French Chocolate Macaroons | Macarons

First made by convent nuns during the eighteenth century, macaroons (macarons in French) are one of my most favorite things about being in Paris, and I love walking through the city nibbling on them. I usually get them from either Dalloyau or Ladurée.

If you’re not going to Paris soon, whip these up and make-believe. They’re not at all like the macaroons most of us grew up with. You’ll love the textural contrast between the crisp cookies and the luscious creamy ganache filling.–Lori Longbotham

LC Flour Free, Dairy Free, and Fancy Free Note

These ethereally airy macaroons turn decadent beyond imagination when slathered with a sinful ganache-meets-buttercream situation. Natch, the lovely little chocolate macaroons are also quite nice—and still quite the indulgence—when nibbled in their simplest form, free of filling and, as a consequence, free of flour or dairy. They’re either sent from heaven above or from Paris abroad. Wait, is there a difference?

Chocolate Macaroon Recipe

  • Quick Glance
  • 30 M
  • 2 H
  • Makes about 4 dozen cookies

Ingredients

  • For the cookies
  • 1/2 cup blanched whole almonds
  • 1 3/4 cups confectioners’ sugar
  • 3 tablespoons unsweetened cocoa powder
  • 3 large egg whites
  • Pinch of salt
  • 2 teaspoons granulated sugar
  • For the filling
  • 1/2 cup heavy cream
  • 2 tablespoons unsweetened cocoa powder
  • 5 ounces bittersweet or semisweet chocolate, finely chopped
  • 1/2 cup unsalted butter, at room temperature

Directions

  • Make the cookies
  • 1. Position a rack in the middle of the oven and preheat the oven to 400°F (200°C). Line 2 large baking sheets with parchment paper.
  • 2. Pulse the almonds with 1 cup of the confectioners’ sugar in a food processor until finely ground. Add the cocoa powder and the remaining 3/4 cup confectioners’ sugar and pulse until well blended.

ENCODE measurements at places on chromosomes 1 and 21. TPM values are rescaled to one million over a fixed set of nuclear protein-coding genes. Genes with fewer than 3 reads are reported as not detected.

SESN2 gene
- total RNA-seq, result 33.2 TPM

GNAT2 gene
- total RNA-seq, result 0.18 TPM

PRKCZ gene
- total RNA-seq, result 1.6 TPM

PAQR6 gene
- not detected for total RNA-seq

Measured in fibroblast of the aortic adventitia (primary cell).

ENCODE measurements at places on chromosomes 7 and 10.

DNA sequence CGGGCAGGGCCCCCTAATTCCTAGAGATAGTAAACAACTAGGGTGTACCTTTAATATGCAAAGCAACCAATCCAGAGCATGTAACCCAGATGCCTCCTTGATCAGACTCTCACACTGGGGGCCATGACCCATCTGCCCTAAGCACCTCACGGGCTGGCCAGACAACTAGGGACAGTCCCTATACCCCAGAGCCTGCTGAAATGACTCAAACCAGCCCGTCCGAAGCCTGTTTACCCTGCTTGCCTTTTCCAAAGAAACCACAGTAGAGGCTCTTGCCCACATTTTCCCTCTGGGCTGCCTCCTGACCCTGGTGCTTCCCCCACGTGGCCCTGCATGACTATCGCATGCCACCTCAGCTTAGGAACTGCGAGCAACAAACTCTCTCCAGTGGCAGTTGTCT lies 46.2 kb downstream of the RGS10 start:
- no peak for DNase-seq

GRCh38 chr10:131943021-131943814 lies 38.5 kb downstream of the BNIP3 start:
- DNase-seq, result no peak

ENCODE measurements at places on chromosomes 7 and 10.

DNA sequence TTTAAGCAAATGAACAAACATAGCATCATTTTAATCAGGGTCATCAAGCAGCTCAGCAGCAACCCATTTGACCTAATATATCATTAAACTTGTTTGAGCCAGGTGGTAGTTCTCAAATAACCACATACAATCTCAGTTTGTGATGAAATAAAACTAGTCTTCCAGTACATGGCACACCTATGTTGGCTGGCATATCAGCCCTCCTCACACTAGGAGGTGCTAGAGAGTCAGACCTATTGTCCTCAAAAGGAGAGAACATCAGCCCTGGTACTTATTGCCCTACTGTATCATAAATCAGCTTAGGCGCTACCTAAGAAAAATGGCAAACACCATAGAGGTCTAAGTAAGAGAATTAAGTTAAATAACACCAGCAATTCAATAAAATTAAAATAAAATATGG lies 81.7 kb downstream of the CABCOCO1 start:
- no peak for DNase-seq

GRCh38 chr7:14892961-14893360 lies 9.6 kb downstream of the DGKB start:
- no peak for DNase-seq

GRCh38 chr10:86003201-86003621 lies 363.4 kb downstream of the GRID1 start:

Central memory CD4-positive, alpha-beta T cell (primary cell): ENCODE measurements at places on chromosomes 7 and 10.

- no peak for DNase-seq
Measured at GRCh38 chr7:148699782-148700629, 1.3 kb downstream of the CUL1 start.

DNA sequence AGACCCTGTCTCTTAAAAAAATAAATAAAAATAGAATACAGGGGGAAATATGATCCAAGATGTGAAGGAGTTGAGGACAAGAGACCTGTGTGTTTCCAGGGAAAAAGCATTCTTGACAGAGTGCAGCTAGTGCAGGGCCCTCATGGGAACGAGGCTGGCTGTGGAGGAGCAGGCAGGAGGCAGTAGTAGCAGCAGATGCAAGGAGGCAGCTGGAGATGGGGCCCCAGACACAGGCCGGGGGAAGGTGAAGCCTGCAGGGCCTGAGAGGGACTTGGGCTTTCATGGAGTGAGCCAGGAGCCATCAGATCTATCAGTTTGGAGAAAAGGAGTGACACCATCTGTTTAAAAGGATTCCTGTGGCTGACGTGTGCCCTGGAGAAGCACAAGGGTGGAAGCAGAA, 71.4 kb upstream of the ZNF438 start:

• 3. Beat the egg whites with the salt with an electric mixer on medium-high speed in a large bowl just until the whites form soft peaks when the beaters are lifted. Add the granulated sugar and beat just until the whites form stiff peaks when the beaters are lifted. With a whisk or a rubber spatula, gently fold in the almond mixture.
  • 4. Transfer the batter to a pastry bag fitted with a 1/2-inch plain tip. Pipe out 1-inch-diameter mounds about 2 inches apart on the prepared baking sheets. Bake, one sheet at a time, for 6 to 8 minutes, until the tops are cracked and appear dry but the macaroons are still slightly soft to the touch.
  • 5. Transfer the cookies, still on the parchment paper, to barely dampened kitchen towels and let cool for 5 minutes. Carefully peel the paper off the macaroons and transfer to wire racks to cool completely. (The macaroons can be made 1 day in advance and stored in layers separated by wax paper in an airtight container.)
  • Make the filling
  • 6. Bring the cream just to a boil in a medium saucepan over high heat. Remove the pan from the heat and whisk in the cocoa powder. Add the chocolate and butter and whisk until smooth. Let cool to room temperature, then refrigerate covered, for at least 30 minutes, or until the filling is firm enough to hold its shape when spread.
  • Assemble the macaroons
  • 7. If desired, transfer the filling to a pastry bag fitted with a 1/2-inch plain tip. Pipe the filling, or spread it with a table knife, generously on the flat side of half of the macaroons. Top with the remaining macaroons, flat side down, pressing together gently to form sandwiches. (The macaroons can be stored in layers separated by wax paper in an airtight container in the refrigerator for up to 2 days.)
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Comments
Comments
  1. Ceil Adair says:

    Thanks for the French Macaroon recipe–it’s gluten free, which is wonderful for me. I’m sharing it with other celiacs that I know. We always appreciate gluten free recipes that have not been modified to be gluten free. Please be aware that there are lots of us out here.

  2. Cristina says:

    I’m really enjoying macarons these days and look forward to trying out these chocolate flavored ones. They’re beautiful and I’m sure just as delicious. They are truly an art to master, but if you enjoy eating or serving them, then these delicious little treats are so worth the efforts.

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